The boss of a major Silicon Valley-based tech firm has come under fire for saying paternity leave is “for losers”.
Joe Lonsdale, a founder of software giant Palantir Technologies, made the comment during a discussion about Pete Buttigieg, the US transport secretary, who is currently taking time off to care for his newborn twins.
Mr Lonsdale said late on Wednesday: “Any man in an important position who takes six months of leave for a newborn is a loser.
“In the old days men had babies and worked harder to provide for their future – that’s the correct masculine response.”
Mr Lonsdale, a father of three, doubled down on his comments the next day despite claiming he had been “trolled” by other chief executives.
He said: “Over 10 CEOs so far today trolling me by explaining they are about to take six months off to spend with their families. Love you guys.
“Nothing is more important than our families*. Am excited to get home to Tayler and my girls tmrw after a short trip. *(But really, 6 months?).”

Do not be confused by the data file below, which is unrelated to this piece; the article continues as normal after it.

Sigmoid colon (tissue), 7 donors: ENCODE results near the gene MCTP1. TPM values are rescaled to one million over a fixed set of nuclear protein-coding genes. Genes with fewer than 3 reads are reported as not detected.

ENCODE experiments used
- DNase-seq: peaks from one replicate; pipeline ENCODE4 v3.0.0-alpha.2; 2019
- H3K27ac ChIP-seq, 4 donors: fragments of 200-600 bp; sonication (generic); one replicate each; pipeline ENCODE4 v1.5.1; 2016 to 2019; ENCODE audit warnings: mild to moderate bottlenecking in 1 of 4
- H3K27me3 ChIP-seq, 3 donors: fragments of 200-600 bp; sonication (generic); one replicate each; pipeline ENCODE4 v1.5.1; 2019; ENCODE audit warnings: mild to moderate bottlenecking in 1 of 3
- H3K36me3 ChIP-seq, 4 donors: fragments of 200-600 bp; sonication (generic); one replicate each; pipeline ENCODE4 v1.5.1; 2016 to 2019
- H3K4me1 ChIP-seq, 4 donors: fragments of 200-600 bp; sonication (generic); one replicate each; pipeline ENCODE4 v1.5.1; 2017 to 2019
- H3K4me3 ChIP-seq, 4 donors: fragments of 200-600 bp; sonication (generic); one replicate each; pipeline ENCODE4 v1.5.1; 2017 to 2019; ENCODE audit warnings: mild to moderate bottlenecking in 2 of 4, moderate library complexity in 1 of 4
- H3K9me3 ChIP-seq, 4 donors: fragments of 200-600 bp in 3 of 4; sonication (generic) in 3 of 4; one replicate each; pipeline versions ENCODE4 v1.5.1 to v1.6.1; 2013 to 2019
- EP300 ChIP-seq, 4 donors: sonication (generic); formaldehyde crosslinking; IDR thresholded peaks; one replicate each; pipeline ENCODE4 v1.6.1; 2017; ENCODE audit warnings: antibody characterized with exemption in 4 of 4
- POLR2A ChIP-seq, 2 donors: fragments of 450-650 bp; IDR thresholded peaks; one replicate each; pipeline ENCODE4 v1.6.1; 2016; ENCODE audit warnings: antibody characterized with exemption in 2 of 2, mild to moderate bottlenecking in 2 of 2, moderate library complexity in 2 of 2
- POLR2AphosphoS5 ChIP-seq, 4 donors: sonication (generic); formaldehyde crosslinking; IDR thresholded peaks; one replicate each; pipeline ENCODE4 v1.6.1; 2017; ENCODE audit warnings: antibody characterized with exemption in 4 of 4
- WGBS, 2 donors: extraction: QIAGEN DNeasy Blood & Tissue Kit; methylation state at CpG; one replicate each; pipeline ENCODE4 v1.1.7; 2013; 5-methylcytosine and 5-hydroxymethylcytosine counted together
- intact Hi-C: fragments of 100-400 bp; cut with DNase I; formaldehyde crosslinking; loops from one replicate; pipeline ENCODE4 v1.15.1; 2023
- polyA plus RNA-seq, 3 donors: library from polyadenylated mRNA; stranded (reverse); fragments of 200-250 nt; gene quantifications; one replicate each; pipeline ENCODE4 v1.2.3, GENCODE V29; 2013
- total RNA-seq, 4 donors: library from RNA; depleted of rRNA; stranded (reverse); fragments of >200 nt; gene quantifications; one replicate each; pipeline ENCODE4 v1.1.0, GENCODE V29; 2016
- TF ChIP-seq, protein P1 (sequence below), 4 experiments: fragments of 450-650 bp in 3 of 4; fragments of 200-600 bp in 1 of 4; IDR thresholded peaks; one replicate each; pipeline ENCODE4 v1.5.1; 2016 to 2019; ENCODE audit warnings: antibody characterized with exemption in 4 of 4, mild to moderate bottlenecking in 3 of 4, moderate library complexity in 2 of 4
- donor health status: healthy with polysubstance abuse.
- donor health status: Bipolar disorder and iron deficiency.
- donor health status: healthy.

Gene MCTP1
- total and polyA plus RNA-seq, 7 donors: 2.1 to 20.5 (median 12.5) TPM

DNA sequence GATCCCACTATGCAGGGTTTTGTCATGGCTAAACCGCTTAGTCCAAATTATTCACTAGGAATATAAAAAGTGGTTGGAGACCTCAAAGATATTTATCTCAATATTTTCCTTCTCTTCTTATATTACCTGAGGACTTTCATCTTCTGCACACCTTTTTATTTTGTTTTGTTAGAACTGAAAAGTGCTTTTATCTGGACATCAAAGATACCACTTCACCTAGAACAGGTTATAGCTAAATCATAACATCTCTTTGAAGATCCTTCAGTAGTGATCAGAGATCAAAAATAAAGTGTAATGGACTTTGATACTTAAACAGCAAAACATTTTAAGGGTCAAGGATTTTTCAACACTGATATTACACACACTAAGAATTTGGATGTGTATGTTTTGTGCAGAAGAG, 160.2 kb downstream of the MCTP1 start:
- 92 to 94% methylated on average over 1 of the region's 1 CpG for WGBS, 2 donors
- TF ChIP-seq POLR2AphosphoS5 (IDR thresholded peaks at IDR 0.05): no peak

Wow. Great for fathers to spend time w their kids and support moms, but any man in an important position who takes 6 months of leave for a newborn is a loser.
In the old days men had babies and worked harder to provide for their future - that’s the correct masculine response.
— Joe Lonsdale (@JTLonsdale) October 27, 2021
Mr Lonsdale later tweeted that loser was “too harsh” - insisting he was “being polemic in a reply on Twitter”.
Other leading technology bosses criticised his comments. Alexis Ohanian, a cofounder of Reddit and the husband of Serena Williams, wrote: “The correct masculine response is to do whatever it takes for your family and newborn.
“No one should have to choose between the ICU/NICU [newborn intensive care unit] and keeping their job.”
Mr Buttigieg, who ran to be Democrat nominee in 2020, has been on paid leave since August after adopting twin babies with his husband.
Mr Lonsdale is a close friend of Peter Thiel, the powerful Conservative billionaire, and regularly takes aim at “woke” politicians.
Last year, he moved from Silicon Valley to Texas, citing the state’s more liberal gun laws and lower income taxes as the reason for leaving California.